Modeling color print reproduction is difficult, mainly because of light scattering, causing optical dot gain. Most available models are based on macroscopic color measurements, the average value over an area that is large relative to the halftone dot size. The aim of this study is to go beyond the macroscopic approach, to study color print reproduction on a micro-scale level. An experimental imaging system, combining the accuracy of color measurement instruments with a high spatial resolution, opens up new possibilities to study and model color print reproduction. The main focus is to study how the reflectance values of the printed dots and the paper between them vary with the dot area fraction. A previously proposed expansion of the Murray-Davies model is further developed to handle color prints, predicting tristimulus values. The color of the halftone dots and the paper between them is derived from 3D color histograms in CIEXYZ color space. The prediction errors of the model were found to be equivalent, or better, to that of the Yule-Nielsen model using an optimal n-factor. However, unlike Yule-Nielsen, the expanded Murray-Davies model takes into account the varying reflectance of the ink and paper, and preserves the linear additivity of reflectance, thus providing a better physical description of optical dot gain in color reproduction.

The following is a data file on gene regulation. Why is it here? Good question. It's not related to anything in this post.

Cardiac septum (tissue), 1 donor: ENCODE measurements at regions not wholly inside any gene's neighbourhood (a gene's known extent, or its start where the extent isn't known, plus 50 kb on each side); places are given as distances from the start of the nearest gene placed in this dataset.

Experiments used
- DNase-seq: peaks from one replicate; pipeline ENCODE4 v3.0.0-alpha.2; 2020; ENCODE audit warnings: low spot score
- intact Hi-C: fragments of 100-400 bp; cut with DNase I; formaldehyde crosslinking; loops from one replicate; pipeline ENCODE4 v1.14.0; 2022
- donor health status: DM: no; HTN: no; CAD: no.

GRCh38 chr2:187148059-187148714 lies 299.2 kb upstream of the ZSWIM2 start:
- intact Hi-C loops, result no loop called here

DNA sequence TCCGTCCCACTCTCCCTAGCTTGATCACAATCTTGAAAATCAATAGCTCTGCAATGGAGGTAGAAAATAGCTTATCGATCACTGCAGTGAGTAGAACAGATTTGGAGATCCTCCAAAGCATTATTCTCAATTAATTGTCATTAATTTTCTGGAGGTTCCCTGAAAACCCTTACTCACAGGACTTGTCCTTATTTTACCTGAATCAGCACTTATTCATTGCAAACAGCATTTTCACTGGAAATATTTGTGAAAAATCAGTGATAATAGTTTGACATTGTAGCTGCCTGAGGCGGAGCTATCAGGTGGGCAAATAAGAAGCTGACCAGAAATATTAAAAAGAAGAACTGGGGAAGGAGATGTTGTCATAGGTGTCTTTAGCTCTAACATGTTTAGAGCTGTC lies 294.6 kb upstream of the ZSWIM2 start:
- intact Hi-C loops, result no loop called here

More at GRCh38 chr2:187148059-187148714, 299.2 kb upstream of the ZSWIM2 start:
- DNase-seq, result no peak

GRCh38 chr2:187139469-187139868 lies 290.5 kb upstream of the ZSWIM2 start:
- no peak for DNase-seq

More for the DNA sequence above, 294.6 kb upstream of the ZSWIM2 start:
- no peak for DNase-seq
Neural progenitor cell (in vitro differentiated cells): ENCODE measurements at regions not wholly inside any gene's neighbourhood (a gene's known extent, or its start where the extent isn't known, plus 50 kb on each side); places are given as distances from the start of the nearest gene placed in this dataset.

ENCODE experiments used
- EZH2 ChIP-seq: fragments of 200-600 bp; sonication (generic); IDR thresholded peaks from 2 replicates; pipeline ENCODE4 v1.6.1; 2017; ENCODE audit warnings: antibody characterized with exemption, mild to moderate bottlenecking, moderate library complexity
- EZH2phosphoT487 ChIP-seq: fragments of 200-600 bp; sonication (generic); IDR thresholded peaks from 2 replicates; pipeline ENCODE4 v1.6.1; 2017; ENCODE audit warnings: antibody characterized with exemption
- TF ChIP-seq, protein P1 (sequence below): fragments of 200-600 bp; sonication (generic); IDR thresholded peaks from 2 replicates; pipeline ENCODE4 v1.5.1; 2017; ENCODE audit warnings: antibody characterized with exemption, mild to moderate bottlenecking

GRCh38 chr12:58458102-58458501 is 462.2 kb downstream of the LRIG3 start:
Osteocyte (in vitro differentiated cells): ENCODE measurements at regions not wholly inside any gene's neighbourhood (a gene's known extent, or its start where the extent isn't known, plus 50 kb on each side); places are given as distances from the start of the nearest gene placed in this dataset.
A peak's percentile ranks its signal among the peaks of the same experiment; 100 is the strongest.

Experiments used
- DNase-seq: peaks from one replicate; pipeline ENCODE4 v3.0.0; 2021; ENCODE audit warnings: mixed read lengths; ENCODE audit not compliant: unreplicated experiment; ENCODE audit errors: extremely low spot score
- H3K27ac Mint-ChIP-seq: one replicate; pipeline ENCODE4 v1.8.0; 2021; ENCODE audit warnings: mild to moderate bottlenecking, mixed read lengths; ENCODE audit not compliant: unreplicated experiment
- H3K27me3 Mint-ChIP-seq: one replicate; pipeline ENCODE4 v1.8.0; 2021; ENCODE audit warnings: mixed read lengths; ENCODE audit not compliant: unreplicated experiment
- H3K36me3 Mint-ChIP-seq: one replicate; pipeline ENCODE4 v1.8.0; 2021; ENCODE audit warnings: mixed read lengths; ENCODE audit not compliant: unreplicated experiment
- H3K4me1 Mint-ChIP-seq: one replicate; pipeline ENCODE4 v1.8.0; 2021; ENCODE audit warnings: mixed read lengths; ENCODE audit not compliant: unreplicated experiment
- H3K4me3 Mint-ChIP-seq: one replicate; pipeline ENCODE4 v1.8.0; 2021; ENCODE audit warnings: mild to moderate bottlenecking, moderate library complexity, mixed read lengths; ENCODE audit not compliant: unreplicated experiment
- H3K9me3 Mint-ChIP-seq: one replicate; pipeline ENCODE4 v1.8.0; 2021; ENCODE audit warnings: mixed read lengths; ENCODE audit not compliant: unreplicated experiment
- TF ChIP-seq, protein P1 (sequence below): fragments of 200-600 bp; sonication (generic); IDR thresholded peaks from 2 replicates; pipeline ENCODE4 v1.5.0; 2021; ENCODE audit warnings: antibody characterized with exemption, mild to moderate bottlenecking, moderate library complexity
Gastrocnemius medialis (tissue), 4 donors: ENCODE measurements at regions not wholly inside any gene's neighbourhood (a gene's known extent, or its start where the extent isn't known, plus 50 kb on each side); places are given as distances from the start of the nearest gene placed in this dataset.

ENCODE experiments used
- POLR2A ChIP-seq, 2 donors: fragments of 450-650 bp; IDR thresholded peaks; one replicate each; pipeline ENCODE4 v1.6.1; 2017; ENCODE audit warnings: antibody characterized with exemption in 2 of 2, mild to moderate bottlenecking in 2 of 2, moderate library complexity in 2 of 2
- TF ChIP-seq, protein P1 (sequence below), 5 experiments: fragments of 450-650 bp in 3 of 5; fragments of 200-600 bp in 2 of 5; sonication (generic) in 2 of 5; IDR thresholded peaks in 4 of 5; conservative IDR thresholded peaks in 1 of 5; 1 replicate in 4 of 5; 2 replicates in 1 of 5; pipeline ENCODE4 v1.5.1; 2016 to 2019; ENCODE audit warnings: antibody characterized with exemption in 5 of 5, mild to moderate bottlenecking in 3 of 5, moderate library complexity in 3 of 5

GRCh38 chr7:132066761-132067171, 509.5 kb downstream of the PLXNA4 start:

Daniel Nyström, "A Micro-Scale View on Color Reproduction" in Proc. IS&T CGIV 2008/MCS'08 4th European Conf. on Colour in Graphics, Imaging, and Vision 10th Int'l Symp. on Multispectral Colour Science, 2008, pp 542 - 547, https://doi.org/10.2352/CGIV.2008.4.1.art00117